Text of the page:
Hurricane Season Storm Stories

 

Andrew
Photo Credit: NOAA

It’s that time again! Time for my monthly post on my awesome publisher’s blog! This month, with all the news about Hurricane Frances and worrying about those in her path, it got me thinking about my own storm stories. As a kid in Louisiana, I remember the eerie green sky, the stillness of the eye of the storms, and the time my dad and brother went up on the roof in the eye of one to replace shingles that were blown off before the next wall hit.

But the one that still gives me chills was the night we rode out Hurricane Andrew. Read all about it now on the Pandamoon Publishing blog here.

Book Review: The Hunted Heirloom, A Charlotte Reade Mystery, by Laura Cayouette

Haunted Heirloom

Have you ever read something that took you back to a place that was comfortable, but showed it to you in a different light? Reading The Haunted Heirloom, a cozy mystery by Laura Cayouette, did that for me in a fabulously fun way!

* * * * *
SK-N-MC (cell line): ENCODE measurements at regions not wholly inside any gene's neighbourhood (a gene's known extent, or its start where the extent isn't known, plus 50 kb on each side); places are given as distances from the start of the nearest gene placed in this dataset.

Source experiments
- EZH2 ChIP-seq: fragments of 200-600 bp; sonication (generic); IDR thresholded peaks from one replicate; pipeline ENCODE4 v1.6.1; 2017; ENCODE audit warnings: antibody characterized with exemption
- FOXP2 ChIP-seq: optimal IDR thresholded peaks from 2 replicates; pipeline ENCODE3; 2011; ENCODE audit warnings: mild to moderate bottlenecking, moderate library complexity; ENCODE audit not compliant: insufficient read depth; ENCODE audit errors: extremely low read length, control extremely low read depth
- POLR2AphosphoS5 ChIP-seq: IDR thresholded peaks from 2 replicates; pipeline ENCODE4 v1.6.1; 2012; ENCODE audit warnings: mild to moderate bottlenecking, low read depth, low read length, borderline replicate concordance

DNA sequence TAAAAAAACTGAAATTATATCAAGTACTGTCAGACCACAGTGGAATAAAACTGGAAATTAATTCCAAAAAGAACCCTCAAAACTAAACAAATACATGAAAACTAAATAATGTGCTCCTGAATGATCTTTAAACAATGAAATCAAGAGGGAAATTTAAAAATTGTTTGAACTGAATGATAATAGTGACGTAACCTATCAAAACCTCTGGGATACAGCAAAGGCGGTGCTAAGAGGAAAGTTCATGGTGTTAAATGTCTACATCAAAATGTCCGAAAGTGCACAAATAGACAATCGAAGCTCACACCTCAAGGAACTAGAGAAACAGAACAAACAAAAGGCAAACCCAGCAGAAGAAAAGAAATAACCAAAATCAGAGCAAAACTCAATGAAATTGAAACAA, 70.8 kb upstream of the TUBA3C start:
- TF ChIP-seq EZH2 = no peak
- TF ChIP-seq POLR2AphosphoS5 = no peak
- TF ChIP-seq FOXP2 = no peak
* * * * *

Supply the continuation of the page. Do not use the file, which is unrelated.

Charlotte Reade is an actress who has given up the glitz and stress of Los Angeles for the casual comfort of New Orleans, a place her family called home for generations, even though it took her some time to find her way there. With a big movie about to launch and a hurricane threatening the city, Charlotte finds herself, and the guy of her dreams, in the middle of a mystery that hits close to home. Very close. In fact, it’s hanging in her bedroom. The chandelier has something to tell her as it moves on its own when her family history is discussed. Will she figure out what it is, or will it continue to be fodder for tour guides leading haunted tours of the city? Or is there a deeper connection to another Garden District family, whose surviving member finds himself in the middle of a haunting of his own?

Laura Cayouette weaves her deep love of the city of New Orleans through her writing on every page. As someone who has spent time in the same places, I can picture everything from the colorful people of the French Quarter, to the sidewalks turned into ramps by live oak roots. For me, it was a chance to settle into the city I adore while getting a glimpse into the behind the scenes world of a Hollywood actress. So much of Laura Cayouette runs through the book in the form of her main character, Charlotte Reade, from her acting career to the pink corseted flamboyance of The Pussyfooters, a local dance group who uses the fun of their performances and parade appearances to raise money for local causes.